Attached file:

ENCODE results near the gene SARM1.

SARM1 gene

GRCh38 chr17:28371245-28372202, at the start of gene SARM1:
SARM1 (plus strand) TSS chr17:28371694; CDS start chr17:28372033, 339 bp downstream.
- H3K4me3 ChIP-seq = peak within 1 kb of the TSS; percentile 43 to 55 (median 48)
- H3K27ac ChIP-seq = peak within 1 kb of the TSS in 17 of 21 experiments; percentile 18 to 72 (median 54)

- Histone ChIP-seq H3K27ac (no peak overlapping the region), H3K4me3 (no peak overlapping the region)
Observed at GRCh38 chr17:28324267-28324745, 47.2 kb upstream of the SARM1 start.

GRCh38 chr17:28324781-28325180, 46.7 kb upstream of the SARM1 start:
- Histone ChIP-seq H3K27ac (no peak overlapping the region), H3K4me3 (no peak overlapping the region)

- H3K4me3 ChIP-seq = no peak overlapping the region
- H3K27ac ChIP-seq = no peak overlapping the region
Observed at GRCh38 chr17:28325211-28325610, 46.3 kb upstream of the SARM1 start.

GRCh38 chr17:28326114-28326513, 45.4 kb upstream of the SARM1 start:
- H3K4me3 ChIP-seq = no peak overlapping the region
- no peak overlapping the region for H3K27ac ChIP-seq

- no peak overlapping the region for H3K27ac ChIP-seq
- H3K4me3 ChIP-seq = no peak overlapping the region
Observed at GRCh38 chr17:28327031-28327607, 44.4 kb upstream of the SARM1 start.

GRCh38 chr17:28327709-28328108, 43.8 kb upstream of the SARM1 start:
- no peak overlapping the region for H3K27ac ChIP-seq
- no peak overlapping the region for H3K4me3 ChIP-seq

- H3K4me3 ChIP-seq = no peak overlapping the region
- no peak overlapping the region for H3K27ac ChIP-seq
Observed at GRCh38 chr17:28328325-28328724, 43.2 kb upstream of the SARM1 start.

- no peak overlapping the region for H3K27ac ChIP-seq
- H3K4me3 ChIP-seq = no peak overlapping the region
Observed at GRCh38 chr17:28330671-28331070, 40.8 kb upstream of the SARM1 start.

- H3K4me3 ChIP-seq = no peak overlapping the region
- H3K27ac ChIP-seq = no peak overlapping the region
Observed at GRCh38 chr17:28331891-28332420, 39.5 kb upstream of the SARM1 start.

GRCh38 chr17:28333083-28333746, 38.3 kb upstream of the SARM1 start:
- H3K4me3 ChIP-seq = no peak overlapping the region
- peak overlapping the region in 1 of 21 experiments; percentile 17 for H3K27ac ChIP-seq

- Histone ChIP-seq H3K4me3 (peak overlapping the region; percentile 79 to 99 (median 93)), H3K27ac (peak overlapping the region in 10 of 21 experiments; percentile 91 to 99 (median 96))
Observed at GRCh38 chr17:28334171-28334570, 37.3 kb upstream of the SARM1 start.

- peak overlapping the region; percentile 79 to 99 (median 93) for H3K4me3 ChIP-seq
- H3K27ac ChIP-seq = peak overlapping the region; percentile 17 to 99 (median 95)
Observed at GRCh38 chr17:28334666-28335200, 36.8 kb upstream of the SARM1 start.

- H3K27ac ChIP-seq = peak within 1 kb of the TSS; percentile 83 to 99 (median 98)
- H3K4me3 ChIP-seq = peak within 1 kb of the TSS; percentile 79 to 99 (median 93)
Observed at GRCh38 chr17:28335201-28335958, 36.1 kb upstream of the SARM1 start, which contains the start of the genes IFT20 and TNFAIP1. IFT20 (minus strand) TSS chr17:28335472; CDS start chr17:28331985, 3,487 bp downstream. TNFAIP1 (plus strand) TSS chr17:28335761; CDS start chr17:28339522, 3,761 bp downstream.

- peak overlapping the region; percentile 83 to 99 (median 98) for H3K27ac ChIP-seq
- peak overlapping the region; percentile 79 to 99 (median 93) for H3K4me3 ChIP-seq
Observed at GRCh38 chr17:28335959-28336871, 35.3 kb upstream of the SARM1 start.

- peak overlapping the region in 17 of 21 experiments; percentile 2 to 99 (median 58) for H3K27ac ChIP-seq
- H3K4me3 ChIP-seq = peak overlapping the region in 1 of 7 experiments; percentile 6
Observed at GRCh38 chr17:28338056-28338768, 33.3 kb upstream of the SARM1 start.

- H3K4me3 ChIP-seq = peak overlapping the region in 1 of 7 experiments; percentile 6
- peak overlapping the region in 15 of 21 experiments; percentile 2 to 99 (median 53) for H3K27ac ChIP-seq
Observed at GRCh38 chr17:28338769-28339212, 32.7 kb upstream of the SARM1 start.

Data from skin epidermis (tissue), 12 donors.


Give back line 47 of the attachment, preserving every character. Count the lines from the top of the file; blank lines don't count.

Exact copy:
- H3K4me3 ChIP-seq = peak overlapping the region in 1 of 7 experiments; percentile 6